Sunday, February 14, 2010

Mizore-zake: Sleety Saké

During this winter season, it may rain, snow or even sleet. When those hard pellets of sleet fall, it may bring to mind Mizore-zake, "sleety Saké," which may also be know as Arare-zake, or "hail wine."

There seems to be a couple different origin stories for this drink, as well as differences in how it was made. Plus, there is a modern version which is very different from the other two.

In the first case, mizore-zake was created by a medical doctor from the Nara Prefecture. At some point between the late 14th and 16th centuries, brewers in Nara produced Nanto-morohaku, which became a Saké of high repute. This Saké was made with a new brewing process, a change from the usual nidan-jikomi ("double brewing") to sandan-jikomi ("triple brewing.") Plus, they used poished white rice rather than the traditional brown rice. So, this became known as Morohaku ("all white.")." The doctor decided to crumble rice crackers atop his morohaku Saké, so that it looked like sleet.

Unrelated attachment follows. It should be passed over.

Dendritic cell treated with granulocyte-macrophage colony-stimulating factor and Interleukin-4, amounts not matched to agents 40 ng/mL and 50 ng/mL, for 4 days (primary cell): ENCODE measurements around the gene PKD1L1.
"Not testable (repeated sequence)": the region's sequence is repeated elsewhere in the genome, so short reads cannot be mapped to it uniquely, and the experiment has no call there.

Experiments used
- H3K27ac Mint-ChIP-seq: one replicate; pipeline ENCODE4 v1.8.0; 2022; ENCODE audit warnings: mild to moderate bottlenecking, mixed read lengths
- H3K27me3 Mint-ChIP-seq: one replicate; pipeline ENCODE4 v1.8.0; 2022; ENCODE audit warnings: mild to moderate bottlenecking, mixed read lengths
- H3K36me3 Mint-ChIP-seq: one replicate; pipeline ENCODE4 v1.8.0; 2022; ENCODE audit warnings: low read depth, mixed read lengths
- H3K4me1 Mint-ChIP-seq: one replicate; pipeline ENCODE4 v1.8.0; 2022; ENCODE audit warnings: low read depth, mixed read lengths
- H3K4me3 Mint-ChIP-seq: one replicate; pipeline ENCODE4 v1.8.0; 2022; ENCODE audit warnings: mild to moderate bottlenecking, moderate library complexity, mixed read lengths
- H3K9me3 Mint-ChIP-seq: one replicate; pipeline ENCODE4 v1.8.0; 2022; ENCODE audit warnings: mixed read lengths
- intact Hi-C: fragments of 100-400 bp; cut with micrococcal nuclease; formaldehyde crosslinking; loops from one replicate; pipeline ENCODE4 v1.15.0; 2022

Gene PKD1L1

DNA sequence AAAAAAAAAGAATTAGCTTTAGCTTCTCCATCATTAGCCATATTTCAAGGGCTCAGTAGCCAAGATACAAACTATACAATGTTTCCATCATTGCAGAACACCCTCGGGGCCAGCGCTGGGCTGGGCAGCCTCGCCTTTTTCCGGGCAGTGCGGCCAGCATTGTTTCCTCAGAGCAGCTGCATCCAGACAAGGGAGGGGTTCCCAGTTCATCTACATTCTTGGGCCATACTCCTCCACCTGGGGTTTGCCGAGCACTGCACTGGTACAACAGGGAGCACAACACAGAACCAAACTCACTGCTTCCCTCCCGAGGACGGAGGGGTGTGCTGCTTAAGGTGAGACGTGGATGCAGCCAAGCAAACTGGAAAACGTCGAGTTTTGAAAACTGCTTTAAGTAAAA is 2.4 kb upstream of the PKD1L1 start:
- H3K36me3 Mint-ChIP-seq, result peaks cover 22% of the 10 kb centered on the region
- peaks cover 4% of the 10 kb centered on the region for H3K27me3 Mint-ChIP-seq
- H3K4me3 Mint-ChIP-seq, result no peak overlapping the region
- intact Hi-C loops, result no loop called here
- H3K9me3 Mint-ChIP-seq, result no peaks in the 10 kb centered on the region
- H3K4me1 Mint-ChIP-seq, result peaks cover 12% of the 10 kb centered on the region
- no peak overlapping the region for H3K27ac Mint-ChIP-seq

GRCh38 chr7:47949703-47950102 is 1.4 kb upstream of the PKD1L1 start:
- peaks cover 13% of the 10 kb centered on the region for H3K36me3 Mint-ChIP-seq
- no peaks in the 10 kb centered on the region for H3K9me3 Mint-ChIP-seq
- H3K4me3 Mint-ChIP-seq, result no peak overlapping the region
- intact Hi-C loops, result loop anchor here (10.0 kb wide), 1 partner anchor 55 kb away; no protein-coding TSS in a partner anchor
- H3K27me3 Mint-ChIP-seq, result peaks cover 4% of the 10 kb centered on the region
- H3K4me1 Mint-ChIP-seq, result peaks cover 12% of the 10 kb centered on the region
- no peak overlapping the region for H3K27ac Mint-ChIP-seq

In the second case, the mizore-zake was supposedly created around 1596 A.D., though it too derived inspiration from Nara, from a famous pond called Sarusawa. Rice cakes were cut and then diluted with shochu until they eventually resembled hail pellets. They were then added to mirin, sweet rice wine, to age.

Nowadays, there is a version of mizore-zake which is a frozen Saké, like a sherbet.

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